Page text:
Last year on April 12, 2012, Barnes & Noble introduced their Simple Touch with Glowlight. It was the second e-reader with an internal light, Sony was first, beating its major competition Amazon by 4 months. Since that time Barnes & Noble hasn't made much noise in the e-reader race. On October 30, 2013, they finally made their big reappearance by introduced their 2nd generation Nook Glowlight, they dropped the Simple Touch name, one month after Amazon released their 2nd generation Kindle paperwhite.
When people first look at the new Nook Glowlight the only difference they will notice from the original is the case. On the original Nook Simple Touch with Glowlight the case was a flat gray with rounded edges. The new Nook Glowlight is an off-white color and the edge have a 45 degree bias giving the now thinner Glowlight a sharper look that fits well in your hand. When you pick up the Nook Glowlight you will notice that it is extremely light at just 6.2 ounces it is over an ounce lighter than the Kindle paperwhite that comes in at 7.3 ounces.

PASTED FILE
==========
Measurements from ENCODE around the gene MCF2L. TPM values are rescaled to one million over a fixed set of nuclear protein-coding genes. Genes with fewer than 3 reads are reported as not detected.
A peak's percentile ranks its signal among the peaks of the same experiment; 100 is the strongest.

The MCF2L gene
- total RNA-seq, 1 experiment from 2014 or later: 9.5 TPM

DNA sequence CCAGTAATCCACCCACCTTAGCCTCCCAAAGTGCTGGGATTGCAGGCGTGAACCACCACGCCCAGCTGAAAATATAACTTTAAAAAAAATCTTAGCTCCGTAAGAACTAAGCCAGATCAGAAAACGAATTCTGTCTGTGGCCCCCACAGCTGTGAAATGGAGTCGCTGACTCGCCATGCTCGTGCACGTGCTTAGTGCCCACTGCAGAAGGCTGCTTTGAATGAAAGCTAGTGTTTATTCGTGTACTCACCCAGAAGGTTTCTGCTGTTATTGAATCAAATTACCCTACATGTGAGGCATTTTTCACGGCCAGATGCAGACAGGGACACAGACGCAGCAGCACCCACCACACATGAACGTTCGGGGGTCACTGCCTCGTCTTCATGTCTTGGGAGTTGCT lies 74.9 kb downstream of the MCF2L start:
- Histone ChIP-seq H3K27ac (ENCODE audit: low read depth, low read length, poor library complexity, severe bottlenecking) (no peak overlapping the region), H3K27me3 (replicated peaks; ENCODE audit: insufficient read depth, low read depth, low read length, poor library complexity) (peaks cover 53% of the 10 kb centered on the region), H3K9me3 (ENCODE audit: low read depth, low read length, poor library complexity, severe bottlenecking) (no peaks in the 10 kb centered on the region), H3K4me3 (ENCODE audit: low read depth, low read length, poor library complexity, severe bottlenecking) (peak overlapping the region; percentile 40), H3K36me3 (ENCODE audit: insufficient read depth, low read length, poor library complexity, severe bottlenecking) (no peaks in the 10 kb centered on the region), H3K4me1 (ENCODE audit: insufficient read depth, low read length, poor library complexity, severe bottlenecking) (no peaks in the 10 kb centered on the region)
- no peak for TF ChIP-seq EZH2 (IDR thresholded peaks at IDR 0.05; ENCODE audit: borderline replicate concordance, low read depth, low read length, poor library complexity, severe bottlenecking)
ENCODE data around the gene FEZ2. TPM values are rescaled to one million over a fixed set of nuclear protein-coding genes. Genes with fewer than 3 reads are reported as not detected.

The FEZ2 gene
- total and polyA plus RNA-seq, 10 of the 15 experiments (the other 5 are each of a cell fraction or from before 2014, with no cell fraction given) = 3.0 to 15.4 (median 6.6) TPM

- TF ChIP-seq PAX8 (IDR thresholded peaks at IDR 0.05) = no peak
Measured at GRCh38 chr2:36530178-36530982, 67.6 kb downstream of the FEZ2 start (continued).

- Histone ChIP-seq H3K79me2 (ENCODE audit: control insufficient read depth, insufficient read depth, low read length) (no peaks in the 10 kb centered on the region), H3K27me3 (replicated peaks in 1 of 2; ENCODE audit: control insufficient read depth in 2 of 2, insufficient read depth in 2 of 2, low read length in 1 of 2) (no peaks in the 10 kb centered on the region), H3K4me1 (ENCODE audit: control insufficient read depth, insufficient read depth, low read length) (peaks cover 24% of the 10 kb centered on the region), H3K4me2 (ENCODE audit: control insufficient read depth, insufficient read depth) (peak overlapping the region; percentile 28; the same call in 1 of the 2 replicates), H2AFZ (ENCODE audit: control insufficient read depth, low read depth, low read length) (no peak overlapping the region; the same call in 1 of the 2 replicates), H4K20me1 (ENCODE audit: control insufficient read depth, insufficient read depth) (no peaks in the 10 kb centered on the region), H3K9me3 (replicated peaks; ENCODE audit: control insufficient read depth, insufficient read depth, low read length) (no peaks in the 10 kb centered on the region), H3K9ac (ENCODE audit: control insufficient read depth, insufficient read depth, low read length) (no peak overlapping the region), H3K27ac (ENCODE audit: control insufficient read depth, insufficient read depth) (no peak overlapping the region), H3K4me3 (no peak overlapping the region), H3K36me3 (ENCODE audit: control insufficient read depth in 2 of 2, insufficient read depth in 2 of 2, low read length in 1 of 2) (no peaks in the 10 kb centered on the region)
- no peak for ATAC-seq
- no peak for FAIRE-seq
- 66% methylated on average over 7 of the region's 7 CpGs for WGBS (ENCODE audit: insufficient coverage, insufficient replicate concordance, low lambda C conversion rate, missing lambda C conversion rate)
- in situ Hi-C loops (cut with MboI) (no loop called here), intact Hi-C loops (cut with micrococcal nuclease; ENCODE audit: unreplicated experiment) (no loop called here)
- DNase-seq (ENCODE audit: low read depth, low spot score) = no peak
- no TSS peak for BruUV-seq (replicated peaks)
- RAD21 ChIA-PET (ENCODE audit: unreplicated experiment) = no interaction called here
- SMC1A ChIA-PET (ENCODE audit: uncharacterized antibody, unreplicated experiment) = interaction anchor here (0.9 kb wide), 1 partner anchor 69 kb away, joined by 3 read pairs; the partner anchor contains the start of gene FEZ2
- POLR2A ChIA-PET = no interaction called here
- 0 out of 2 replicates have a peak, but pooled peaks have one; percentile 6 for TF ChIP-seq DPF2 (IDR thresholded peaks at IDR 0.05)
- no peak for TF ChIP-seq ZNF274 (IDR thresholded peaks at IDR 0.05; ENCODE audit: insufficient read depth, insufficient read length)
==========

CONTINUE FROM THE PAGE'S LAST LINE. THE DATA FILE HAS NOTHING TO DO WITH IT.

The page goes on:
The Nook Glowlight beats the Kindle paperwhite when it comes to storage space giving you 4 gigabytes compared to only 2 gigabytes on the paperwhite. That means that you will be able to store twice the amount of books, magazines and newspapers for your reading pleasure. The Glowlight also wins on the price even though both e-readers cost $119 the Nook Glowlight is ad free. To get an ad free version of the Kindle paperwhite you will need to add an additional $20. Barnes & Noble also offer a 10% discount to people that have a membership card making the Nook Glowlight over $30 less that a comparable Kindle paperwhite.
Both the Nook Glowlight and the Kindle paperwhite offer a 6-inch display with 1024x758 resolution with 212 pixels per inch. They both have an black & white e-ink base that give you the look of an actual book. They are also both equal on battery life offer up to 8 weeks when the Wi-Fi is turned off. Other features that come on both e-readers are parental controls, book sharing and cloud storage.
The Kindle paperwhite does beat the Nook Glowlight with a 1 GHz processor compared to the 800 MHz in the Glowlight. The difference in speed compensated for with Barnes & Noble by correcting the flash problem that was prominent on the 1st generation Glowlight. The result of the elimination of the flash gives a nice clean page turn making the lack in processor speed a non-factor.
The Nook Glowlight probably will not sway users of the Kindle paperwhite to leave but it makes a strong presence that will show Amazon that they still have some competition out there in the battle of the e-readers.